I don’t like to use hyperbole, but this situation with the Department of Justice regarding the merger between AT&T Inc. (NYSE:T) and Time Warner Inc (NYSE:TWX) is so ridiculous that I can honestly say that Makan Delrahim, the DOJ’s anti-trust chief, has lost his mind.
Delrahim’s position regarding vertical mergers is reasonable — believing that structural remedies are better than behavioral ones. One can argue that behavioral remedies are difficult to monitor and enforce.
And yet — who is complaining about vertical mergers that have allegedly harmed consumers? If behavioral remedies aren’t able to be monitored or enforced, then that means consumers aren’t going to notice changes unless they are gigantic — in which case, complaints would be overwhelming, and then the government would have reason to enforce.
It’s the beauty of the market. The market gives signals.
The Demands on AT&T by the DOJ
The DOJ apparently wants AT&T to divest either Turner TV content properties or DirecTV. AT&T refuses to do so because both are key elements in the merger’s purpose — a new advertising model. So that’s a non-starter.
Yet it’s the DOJ’s claims that allegedly justify its legal position that makes the department look ridiculous. The DOJ claims that by owning lots of content producers, such as Turner’s basket of channels and HBO and CNN, and owning a satellite distribution company, that AT&T would be able to charge local cable TV and satellite providers more for those content channels that it owns. In turn, those providers will pass on the costs to consumers, raising the cost of cable or satellite plans.
The DOJ is clueless. So are advocacy groups that support this position. They all say the same thing. Here’s what the Writers Guild of America says, “The proposed combination of must-have content with vast control over distribution would give the company broad power to undermine competition, restrict access to programming, and raise prices.”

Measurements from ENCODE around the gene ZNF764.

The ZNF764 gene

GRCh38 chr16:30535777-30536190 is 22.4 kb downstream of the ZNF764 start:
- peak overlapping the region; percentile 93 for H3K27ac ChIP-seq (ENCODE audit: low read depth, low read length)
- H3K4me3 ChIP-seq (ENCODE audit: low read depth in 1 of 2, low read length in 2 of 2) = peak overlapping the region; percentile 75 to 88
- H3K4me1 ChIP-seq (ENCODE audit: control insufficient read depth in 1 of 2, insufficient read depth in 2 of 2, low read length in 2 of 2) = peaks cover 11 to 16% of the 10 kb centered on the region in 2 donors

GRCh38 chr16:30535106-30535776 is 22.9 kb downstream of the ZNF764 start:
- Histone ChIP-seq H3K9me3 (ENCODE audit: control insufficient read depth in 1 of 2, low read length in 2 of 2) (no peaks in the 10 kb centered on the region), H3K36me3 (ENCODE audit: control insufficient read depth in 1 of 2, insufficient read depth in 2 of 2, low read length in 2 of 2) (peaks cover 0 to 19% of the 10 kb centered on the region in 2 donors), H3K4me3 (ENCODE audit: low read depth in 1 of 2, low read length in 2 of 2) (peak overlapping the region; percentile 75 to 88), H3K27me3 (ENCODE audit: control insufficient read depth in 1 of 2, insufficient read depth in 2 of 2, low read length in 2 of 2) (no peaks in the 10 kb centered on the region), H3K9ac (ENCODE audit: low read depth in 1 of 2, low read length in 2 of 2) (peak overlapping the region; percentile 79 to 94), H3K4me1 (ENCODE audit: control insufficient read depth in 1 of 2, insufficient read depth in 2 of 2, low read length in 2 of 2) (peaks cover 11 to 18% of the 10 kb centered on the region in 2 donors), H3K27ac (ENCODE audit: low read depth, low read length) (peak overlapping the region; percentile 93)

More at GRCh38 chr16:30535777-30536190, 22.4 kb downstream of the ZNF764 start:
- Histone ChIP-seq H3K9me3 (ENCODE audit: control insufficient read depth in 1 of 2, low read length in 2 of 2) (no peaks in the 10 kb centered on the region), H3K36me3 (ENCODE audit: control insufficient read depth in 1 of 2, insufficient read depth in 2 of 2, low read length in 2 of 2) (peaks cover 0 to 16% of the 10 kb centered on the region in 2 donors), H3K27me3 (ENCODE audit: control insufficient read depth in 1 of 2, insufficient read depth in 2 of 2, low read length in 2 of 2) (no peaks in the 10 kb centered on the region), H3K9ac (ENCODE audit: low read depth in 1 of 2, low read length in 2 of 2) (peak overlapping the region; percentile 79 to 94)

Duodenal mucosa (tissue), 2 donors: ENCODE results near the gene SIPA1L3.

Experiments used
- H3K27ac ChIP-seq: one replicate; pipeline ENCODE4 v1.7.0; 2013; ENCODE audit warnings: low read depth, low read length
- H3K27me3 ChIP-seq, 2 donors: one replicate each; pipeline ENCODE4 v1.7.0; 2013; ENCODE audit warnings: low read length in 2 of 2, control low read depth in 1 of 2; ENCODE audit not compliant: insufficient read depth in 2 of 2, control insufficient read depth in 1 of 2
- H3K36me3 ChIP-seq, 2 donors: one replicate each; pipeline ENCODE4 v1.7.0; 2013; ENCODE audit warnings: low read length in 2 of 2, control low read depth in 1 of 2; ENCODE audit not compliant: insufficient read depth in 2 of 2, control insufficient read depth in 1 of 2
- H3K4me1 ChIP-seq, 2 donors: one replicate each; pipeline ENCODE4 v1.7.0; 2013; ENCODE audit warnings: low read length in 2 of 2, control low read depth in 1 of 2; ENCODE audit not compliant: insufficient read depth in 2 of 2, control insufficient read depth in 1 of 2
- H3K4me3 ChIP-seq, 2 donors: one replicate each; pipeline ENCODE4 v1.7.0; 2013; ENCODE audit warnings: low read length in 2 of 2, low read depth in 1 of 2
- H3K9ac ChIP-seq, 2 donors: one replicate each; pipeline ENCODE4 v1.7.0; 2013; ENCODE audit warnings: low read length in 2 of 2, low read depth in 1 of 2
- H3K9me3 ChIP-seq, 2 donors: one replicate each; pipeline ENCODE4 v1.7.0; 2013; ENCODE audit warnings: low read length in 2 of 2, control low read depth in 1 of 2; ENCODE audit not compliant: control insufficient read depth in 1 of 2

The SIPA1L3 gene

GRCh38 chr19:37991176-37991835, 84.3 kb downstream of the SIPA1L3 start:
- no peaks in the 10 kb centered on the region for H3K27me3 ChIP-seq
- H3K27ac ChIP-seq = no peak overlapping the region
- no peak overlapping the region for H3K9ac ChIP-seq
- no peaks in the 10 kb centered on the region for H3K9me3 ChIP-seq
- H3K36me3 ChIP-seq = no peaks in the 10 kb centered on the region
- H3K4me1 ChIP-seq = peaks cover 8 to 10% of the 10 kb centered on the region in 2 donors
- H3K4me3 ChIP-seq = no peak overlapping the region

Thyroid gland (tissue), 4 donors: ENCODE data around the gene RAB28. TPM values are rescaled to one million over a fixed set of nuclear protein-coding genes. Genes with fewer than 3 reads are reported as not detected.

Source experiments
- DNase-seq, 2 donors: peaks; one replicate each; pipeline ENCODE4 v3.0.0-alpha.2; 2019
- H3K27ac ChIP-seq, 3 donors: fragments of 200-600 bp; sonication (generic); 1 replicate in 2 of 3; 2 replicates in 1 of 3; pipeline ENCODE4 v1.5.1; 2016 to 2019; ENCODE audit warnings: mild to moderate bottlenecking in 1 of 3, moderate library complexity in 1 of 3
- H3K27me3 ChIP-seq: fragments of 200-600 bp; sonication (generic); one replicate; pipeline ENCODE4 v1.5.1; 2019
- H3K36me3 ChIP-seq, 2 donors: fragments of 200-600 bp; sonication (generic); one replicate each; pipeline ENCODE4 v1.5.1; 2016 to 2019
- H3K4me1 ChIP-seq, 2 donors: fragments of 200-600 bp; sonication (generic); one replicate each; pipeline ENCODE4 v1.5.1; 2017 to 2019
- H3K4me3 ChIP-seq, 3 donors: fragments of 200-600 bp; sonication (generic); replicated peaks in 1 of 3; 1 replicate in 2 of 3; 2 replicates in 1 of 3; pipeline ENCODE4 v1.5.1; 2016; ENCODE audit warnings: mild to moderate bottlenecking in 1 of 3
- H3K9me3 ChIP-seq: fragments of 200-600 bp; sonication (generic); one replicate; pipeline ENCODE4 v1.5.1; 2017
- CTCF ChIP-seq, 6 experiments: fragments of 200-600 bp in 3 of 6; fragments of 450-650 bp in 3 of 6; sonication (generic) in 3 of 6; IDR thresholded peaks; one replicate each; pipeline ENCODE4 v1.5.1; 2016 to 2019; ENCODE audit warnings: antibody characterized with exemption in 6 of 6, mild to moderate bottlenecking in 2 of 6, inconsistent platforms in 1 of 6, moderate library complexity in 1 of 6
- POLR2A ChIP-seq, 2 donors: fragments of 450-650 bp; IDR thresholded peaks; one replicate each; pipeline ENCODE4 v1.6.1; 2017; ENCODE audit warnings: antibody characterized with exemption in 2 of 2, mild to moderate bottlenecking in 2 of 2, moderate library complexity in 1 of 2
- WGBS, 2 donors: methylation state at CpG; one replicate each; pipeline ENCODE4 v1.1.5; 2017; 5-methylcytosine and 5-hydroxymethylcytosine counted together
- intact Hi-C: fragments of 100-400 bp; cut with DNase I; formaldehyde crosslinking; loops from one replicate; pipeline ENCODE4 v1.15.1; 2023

Let’s start with the idea that AT&T would charge other carriers more for its content. There is a bid-ask spread in any transaction. What proof does the DOJ have that the bid would increase to an unreasonable level? If it is too high, other carriers can just walk away.
Yet, that has never happened. We read all the time about how so-and-so cable company is fighting with Channel X over fees and if it isn’t sorted out by Friday, then the channel will go dark. They always reach an agreement because there is too much mutual benefit to having the channel available for the consumer.
Suppose AT&T does raise the fees to an outrageous level, and the other carriers are so scared they just agree, and pass on the increases to consumers? There is a fundamental difference between how people consume media today versus ten years ago. If cable or satellite fees are too high, consumers will cord-cut. They already are cord-cutting. I myself only watch “The Walking Dead” on AMC, so I downgraded by DirecTV subscription to save money, and just put up $25 to stream the season on Amazon.com, Inc. (NASDAQ:AMZN).
Once again, the market will take care of any imbalance. In fact, raises prices unreasonably will be counterproductive to AT&T because it could encourage cord-cutting, and losing both viewers at the DirecTV advertising level, and at the channel level, as all the Turner programming would lose viewers.
This is going to be a debacle for the DOJ. I think AT&T will wipe them out in court. That even assumes they get to court. I suspect this is just the DOJ pushing AT&T to divest something. Nobody wants to go to court, so I bet AT&T will do something that allows the DOJ to save face.
Thus, I believe Time Warner is a buy right now.
With half the merger compensation in cash, and the other half in AT&T stock, I see the merger going out between $102.60 and $107.50. AT&T stock at $34 will deliver the lower end of the deal, and AT&T already trades above that. You could either go long TWX stock here, or buy the April calls.
Lawrence Meyers is the CEO of PDL Capital, a specialty lender focusing on consumer finance and is the Manager of The Liberty Portfolio at www.thelibertyportfolio.com. He owns TWX calls, and has sold naked puts against TWX stock. He has 22 years’ experience in the stock market, and has written more than 1,600 articles on investing. Lawrence Meyers can be reached at TheLibertyPortfolio@gmail.com.